Presently, we are in the midst of a time of technology growth and changes that is unprecedented. Consequently, the research in this area is not able to keep pace and we rely on limited or dated studies. Given the scope and methodology of the ERABI project, reviewing the strongest evidence available, there was an unfortunate gap in evidence to support what is actually being implemented in the practice of front line clinicians.
Difficulties Sustained Post ABI
- Difficulty with verbal expression
- Severe dysarthria
Goals of Treatment
- To allow individuals with severe ABI to efficiently access and communicate effectively via AAC.
- Assess needs of the individual from access and communication perspectives
- Determine the best device and method of access for individuals on a 1:1 basis
- Age and gender must be taken into account when choosing a device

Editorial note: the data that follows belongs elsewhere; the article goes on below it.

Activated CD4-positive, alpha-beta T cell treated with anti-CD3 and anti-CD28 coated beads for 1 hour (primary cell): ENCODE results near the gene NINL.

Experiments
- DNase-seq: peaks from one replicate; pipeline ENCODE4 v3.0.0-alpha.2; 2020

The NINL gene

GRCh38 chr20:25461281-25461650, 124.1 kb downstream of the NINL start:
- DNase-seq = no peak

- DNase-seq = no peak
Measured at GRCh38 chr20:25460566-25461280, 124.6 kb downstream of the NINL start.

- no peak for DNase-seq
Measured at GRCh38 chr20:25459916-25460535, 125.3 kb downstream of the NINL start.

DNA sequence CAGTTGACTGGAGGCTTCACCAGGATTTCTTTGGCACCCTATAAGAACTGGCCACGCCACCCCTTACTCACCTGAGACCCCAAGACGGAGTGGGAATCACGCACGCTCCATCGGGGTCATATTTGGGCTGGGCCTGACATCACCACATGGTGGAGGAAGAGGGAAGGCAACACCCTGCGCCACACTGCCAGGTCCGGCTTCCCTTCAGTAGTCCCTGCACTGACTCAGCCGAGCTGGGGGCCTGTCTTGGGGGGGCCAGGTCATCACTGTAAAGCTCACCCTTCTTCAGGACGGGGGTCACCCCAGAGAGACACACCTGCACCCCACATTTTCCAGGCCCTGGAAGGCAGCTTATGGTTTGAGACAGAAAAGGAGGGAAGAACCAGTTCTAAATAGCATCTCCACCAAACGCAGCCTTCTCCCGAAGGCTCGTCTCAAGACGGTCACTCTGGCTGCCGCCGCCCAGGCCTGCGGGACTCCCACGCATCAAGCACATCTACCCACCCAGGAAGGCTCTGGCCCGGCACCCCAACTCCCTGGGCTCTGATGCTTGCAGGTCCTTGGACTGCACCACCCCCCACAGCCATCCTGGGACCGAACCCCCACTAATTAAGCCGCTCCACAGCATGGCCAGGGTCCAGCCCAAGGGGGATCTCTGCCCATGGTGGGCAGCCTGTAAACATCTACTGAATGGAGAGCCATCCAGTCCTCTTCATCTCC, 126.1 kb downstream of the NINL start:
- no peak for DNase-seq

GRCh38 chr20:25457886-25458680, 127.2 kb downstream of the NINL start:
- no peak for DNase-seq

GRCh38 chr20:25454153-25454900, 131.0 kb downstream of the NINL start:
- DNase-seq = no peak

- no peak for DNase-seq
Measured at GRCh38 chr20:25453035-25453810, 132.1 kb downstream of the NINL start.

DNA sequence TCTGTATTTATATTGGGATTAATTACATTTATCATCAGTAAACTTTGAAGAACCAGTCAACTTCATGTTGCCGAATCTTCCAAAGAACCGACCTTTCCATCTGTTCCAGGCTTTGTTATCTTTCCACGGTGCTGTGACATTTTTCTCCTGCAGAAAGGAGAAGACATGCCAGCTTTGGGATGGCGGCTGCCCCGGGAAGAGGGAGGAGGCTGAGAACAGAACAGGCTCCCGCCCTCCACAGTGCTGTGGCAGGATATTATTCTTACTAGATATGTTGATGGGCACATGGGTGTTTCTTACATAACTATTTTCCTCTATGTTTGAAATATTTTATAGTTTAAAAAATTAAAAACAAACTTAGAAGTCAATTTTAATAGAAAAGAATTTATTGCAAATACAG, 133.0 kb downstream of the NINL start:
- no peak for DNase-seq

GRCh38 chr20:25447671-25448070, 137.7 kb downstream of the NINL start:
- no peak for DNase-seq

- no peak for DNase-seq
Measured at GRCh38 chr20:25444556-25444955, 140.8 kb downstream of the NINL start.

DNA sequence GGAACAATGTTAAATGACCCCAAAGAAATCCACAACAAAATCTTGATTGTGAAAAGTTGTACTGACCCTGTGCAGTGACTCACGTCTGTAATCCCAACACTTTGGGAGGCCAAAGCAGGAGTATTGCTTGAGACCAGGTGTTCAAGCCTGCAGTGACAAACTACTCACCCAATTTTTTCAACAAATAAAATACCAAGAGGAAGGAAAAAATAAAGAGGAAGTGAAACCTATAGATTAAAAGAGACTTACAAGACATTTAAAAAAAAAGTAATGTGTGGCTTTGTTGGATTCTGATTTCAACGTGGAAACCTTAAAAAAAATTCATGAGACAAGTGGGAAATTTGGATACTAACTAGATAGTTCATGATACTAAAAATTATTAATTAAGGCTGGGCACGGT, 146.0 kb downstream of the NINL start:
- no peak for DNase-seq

- Allow time for training and teaching of both patient and communication partners (i.e. Facilitator)
Materials and Devices
- Non-electronic Communication Boards
- Alphabet Communication Boards
- Lexical Communication Board
- Eye-Gaze Communication Board
- Communication Board
- Picture Communication Board
- Sign Language
- Blissymbol Communication board
- Synthetic voice
- Memory Aids
Augmentative and Alternative Communication (AAC) Treatments
While there is a great deal of discussion around the importance of augmentative and alternative communication devices, there is a paucity in the literature supporting the effectiveness of the programs and devices currently available. In order to understand how these devices work, why they work and the benefits to those who use them, more research is required.
Organizational Word Retrieval Strategies
Burke et al. (2004) studied the use of three organizational word retrieval strategies for adults with ABI who use AAC. These organizational strategies include semantic topic, geographic place and first letter or alphabet. While the subjects retrieved words more accurately when using the alphabet organization strategy, they expressed the preference for use of the semantic topic strategy. Clinicians may consider providing these three strategies for clients using AAC, and assisting with identification of the most beneficial and preferred strategy for the individual client.